SQL Clone
SQLServerCentral is supported by Redgate
 
Log in  ::  Register  ::  Not logged in
 
 
 


5 Tips for Becoming a Better Data Modeler


5 Tips for Becoming a Better Data Modeler

Author
Message
cs_troyk
cs_troyk
SSCrazy
SSCrazy (2.1K reputation)SSCrazy (2.1K reputation)SSCrazy (2.1K reputation)SSCrazy (2.1K reputation)SSCrazy (2.1K reputation)SSCrazy (2.1K reputation)SSCrazy (2.1K reputation)SSCrazy (2.1K reputation)

Group: General Forum Members
Points: 2142 Visits: 973
Comments posted to this topic are about the item 5 Tips for Becoming a Better Data Modeler



Bill Wimsatt-448069
Bill Wimsatt-448069
Valued Member
Valued Member (57 reputation)Valued Member (57 reputation)Valued Member (57 reputation)Valued Member (57 reputation)Valued Member (57 reputation)Valued Member (57 reputation)Valued Member (57 reputation)Valued Member (57 reputation)

Group: General Forum Members
Points: 57 Visits: 25
This article is so "motherhood and apple pie" it says nothing. I do not think the work normalize or denormalize is even used. The author also did not even mention conceptual, logical and physical modelling. These are all extremely important since most data modellers jump right to physical modelling and never understand the data of the application problem that is to be solved.

If you want some meat and not just a bunch of words, I would highly recommend David Hay as an author and his free papers. David has the best book on data modelling called Conventions of Thought. This book will provide a solid foundation in data modelling. David also has a very good white paper on comparison of data modeling notation (Barker, Chen, UML, etc.). It is very important to understand the difference between notation and technique. Notation is just the (drawing) semantic. Technique is how you actually get the answer and what you do with it. David's website is: http://www.essentialstrategies.com/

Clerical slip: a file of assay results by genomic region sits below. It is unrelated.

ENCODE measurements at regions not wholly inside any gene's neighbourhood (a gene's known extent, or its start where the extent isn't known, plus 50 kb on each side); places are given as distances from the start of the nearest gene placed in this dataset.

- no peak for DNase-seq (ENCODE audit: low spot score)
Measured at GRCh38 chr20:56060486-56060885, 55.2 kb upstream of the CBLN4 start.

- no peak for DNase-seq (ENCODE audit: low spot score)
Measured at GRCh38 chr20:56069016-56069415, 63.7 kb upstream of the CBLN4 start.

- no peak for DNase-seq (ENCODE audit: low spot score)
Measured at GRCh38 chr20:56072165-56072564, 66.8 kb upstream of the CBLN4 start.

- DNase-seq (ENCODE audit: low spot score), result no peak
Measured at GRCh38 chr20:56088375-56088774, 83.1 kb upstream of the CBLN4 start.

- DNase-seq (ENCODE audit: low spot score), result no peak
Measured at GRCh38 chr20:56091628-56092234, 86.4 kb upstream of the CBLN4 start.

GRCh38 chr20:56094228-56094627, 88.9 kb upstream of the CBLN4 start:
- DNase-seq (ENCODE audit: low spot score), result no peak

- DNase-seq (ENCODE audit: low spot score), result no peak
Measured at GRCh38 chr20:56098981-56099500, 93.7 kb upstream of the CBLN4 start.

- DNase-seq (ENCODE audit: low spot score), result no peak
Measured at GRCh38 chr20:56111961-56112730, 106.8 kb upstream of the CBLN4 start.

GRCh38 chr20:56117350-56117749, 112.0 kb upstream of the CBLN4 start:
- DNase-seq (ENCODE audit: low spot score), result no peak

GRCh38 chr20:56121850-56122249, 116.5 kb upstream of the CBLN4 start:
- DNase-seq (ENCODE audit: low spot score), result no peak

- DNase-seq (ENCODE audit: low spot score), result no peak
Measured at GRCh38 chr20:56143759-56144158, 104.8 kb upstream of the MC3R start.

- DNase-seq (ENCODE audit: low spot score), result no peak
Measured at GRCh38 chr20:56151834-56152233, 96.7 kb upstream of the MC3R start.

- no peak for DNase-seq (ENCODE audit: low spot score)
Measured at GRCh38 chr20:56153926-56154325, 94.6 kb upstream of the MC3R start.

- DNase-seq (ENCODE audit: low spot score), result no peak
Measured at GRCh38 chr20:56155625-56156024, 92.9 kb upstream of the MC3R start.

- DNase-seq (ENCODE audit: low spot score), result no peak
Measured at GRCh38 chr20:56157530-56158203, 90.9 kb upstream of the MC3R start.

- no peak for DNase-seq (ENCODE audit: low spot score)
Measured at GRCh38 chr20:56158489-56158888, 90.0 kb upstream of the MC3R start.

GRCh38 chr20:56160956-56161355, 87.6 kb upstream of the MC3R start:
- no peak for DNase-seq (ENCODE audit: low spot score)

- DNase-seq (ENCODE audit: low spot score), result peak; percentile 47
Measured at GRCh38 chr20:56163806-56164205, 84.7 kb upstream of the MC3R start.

If you are a beginner, I would highly recommend Richard Barker's book on Entity Modelling. Yes, it is from Oracle Press but it has nothing to do with the Oracle product other than solid data modelling notation AND technique. You can find used versions of this book on Amazon for ~$2. Read it. Study it. Live it.
Here is a link to Amazon for the book: http://www.amazon.com/Case-Method-Entity-Relationship-Modelling/dp/0201416964/ref=sr_1_1?ie=UTF8&s=books&qid=1203439277&sr=8-1

If SQL ServerCentral wants a real article written, feel free to drop me a line.

Bill
cs_troyk
cs_troyk
SSCrazy